Retired Chelsea school teacher writes memoirs
By SHELBA NIVENS / Community Columnist
“The Tuttle home is still standing on the hill overlooking the Kentucky River. The river makes a big horseshoe bend just before reaching the home place. One of the most unforgettable recollections of the Tuttle children was that of hearing a steamboat’s whistle. When this happened, they all started yelling, ‘Steamboat around the bend.’ Rushing to the upstairs windows, they watched and waved as the steamboat made its way around the bend and on down the river. Just imagine Lillian’s surprise and elation when years lateR a motion picture named “Steamboat Around The Bend” came to the theater in Columbiana, Alabama! The admonitions and frowns of fellow church members did not deter her from taking us children to see this legacy from her childhood.”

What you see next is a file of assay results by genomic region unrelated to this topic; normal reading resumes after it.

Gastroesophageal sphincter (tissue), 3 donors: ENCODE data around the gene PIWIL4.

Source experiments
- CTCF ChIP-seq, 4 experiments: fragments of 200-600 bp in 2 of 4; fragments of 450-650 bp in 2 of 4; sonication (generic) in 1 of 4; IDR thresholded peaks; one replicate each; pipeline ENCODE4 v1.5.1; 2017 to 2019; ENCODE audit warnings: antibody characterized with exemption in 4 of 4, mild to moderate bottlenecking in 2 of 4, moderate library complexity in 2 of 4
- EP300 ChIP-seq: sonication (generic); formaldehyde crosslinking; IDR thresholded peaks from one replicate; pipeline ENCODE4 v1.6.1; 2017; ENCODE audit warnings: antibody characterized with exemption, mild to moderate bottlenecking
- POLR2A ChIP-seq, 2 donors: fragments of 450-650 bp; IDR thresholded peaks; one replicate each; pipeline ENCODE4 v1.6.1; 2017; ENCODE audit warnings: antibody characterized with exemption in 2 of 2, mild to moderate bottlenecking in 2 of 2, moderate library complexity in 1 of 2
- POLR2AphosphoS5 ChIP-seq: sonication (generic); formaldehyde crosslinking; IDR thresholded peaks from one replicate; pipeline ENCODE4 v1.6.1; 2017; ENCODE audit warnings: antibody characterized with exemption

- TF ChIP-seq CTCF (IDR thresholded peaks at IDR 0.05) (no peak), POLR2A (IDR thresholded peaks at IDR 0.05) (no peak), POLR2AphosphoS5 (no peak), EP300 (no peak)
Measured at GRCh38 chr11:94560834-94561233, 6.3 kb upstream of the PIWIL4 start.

This is one of the stories Earlene Moore Isbell shares in a manuscript, which she hopes to soon turn into a book.
Isbell, retired schoolteacher and Chelsea City Council member, spent several years researching and gathering family tales for the book, which follows her mother Lillian Tuttle from Kentucky to Shelby County.
Lillian Tuttle, a young Kentucky school teacher, met Willis Moore at a Church of God camp meeting in Anderson, Ind. The couple married in 1921.
Willis brought his bride to live in the home of his mother at Calvary (now part of Chelsea), which was a surprise to Lillian. She once told me she had expected to have a house of her own.
Lillian and Willis did acquire a house in 1925, when they bought land and the old Coalville post office near the new town of Chelsea.
The late Lillian Moore was a long-time teacher in the Shelby County school system.
Isbell is in the process of assembling her material and deciding on a printer. She welcomes advice on both. Interested persons may call her at 678-6435.
Shelba Nivens can be reached by email at Shelbasn@juno.com.